The Devil Makes Three Seek Redemption on the Road
For the past fifteen years, hard driving roots rockers The Devil Makes Three have been spreading their high-octane musical gospel to fans far and wide, blowing the roof of venues across the country with their original brand of American music. This winter, TDM3, Pete Bernhard (guitar, vocals), Lucia Turino (bass) and Cooper McBean (guitar/banjo), will be preaching at clubs throughout the South and West.
In September, TDM3 released Redemption & Ruin, a collection of twelve covers paying tribute to the music and musicians that have inspired the band. The record has two distinct sides.
“We did these songs with a theme where one side is ‘redemption,’ and one side is ‘ruin,’” Bernhard explained. “Some of the songs on the ruin side were so hard to sing. Some of them are just so hopeless and sad. I don’t know if I’ve ever really felt that bad. I’ve certainly written my share of sad or angry songs, but it was different to sing somebody else’s songs. A lot of them are on the edge of having nothing to live for.”
The band added its own touch to thoughtfully selected tunes by legends like Townes Van Zandt, Ralph Stanley and Hank Williams, Sr.
“It was really tough to figure out which songs to include,” said Pete Bernhard. “The idea behind this record was to show where we’re coming from as a band, to show our influences and all the stuff that we loved and that inspired us. Honestly, there was too much to fit onto one record.”
Produced and engineered by Dave Ferguson and recorded in Nashville at his Butcher Shoppe Recording Studio, the album features a dream lineup of guest players. Jerry Douglas, Tim O’Brien, Shawn Camp, Darrell Scott, and Emmylou Harris all make an impressive appearance.
“We wanted to have a lot of people sit in on the record for sure, and we were really excited about that,” Bernhard commented. “A lot of it had to do with the producer, but some of these musicians we’d met on the road. We’ve met a bunch of people on the road, and whenever we’d meet somebody who was just an amazing player, or who was just a hero of ours, we’d say, ‘hey, if you ever want to play with us…’”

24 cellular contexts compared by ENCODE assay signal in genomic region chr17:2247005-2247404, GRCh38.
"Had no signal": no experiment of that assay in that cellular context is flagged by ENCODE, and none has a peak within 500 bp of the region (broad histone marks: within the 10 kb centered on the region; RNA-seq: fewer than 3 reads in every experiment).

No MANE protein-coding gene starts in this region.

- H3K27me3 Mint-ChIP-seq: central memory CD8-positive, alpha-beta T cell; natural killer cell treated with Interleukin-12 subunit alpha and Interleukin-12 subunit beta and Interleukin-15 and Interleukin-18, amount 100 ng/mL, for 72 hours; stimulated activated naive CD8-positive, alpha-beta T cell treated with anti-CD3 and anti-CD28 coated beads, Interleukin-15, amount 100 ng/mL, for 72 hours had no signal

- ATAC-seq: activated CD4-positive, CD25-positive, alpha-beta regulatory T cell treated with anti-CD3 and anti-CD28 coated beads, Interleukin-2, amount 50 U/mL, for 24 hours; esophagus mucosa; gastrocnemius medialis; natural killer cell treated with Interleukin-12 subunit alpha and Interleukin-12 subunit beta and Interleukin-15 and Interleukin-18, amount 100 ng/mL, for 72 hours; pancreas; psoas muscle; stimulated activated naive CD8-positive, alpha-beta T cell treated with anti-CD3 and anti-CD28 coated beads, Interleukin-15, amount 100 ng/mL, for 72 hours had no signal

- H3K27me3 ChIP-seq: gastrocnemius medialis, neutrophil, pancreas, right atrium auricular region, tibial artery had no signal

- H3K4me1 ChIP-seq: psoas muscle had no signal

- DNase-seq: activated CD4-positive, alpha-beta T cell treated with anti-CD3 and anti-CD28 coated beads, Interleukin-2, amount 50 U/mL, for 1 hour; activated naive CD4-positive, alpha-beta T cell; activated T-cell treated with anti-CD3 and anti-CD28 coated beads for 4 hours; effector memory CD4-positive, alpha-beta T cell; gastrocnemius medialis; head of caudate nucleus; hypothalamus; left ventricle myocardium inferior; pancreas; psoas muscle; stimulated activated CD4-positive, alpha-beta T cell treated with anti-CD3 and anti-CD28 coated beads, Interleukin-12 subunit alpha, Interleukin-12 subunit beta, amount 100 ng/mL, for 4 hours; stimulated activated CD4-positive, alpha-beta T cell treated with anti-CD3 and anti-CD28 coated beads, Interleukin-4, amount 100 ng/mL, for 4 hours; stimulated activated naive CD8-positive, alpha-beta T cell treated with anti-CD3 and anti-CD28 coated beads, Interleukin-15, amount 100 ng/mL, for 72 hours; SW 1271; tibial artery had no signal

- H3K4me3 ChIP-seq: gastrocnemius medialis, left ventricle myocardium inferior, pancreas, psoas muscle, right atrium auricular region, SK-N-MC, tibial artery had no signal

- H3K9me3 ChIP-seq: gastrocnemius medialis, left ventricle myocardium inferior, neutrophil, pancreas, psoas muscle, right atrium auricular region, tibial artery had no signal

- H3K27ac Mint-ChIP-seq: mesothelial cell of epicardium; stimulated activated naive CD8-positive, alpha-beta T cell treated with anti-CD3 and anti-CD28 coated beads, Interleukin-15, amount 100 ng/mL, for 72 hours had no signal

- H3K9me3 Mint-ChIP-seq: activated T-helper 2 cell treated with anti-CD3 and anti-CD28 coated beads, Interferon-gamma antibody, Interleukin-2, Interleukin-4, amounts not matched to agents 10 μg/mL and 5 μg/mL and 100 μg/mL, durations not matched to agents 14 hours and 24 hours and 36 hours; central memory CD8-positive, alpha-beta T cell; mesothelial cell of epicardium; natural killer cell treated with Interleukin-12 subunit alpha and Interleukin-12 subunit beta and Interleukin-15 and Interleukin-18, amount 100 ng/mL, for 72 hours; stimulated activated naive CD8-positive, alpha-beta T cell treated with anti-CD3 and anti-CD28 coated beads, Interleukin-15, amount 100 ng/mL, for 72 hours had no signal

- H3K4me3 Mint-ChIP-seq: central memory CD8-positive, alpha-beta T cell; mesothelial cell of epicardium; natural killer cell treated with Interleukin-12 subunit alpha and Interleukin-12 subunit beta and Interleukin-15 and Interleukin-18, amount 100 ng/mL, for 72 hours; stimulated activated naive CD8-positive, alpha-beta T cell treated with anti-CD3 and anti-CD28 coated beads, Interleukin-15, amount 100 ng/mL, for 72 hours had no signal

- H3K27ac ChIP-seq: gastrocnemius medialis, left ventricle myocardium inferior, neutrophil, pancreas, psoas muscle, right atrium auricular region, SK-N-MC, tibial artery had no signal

Unlike most of his peers, Bernhard was into old-time American music as a young kid.
“For me, it started when I was about 12 or 13 years old,” he recalled. “All my friends liked metal, and I liked metal, but all my friends were really into metal. My buddies at that time period didn't really like any of the music that I liked at all. I think they thought it was really weird that I liked it, and honestly, it was pretty weird,” Bernhard laughed.
Bernhard’s older brother, a guitarist and Berklee College of Music grad, and his dad encouraged Bernhard’s youthful passion for old-school tunes.
“I think early on I had this fasciation with old blues music, and finger picking blues music was a huge inspiration to me,” Bernhard noted. “My family, especially my brother, really encouraged that and bought me a lot of music when I was really young.”
With their high-energy live show and their classic roots influences, TDM3 draw a diverse crowd.
“It’s cool,” Bernhard noted. “We’ll have everyone from 16 to 60. We definitely get some Grateful Dead fans at our shows, and then we get some punk rock fans at our shows. We really do have a diverse audience.”
Fans can expect to hear music spanning the band’s career at the upcoming shows.
“We’re taking a bunch of these tunes and playing them live, I’d say maybe half of the record,” Bernhard noted. “The rest is a mix of old and new original stuff.”
While on tour, TDM3 give their audience its money’s worth, then go home and crash.
“You know, I’m not going to say it isn’t tiring. It certainly is,” laughed Bernhard. “We’ve learned over the years what to do and what not to do in terms of being on the road. We just try to take really good care of ourselves while we’re out there and also realize it’s a long distance run. You can’t start out at the beginning running the six-minute mile. You’ve got to realize it’s going to be months, so we’ve learned a lot about how to do it. Sometimes at the end of the tour I’ll come home and just sleep.”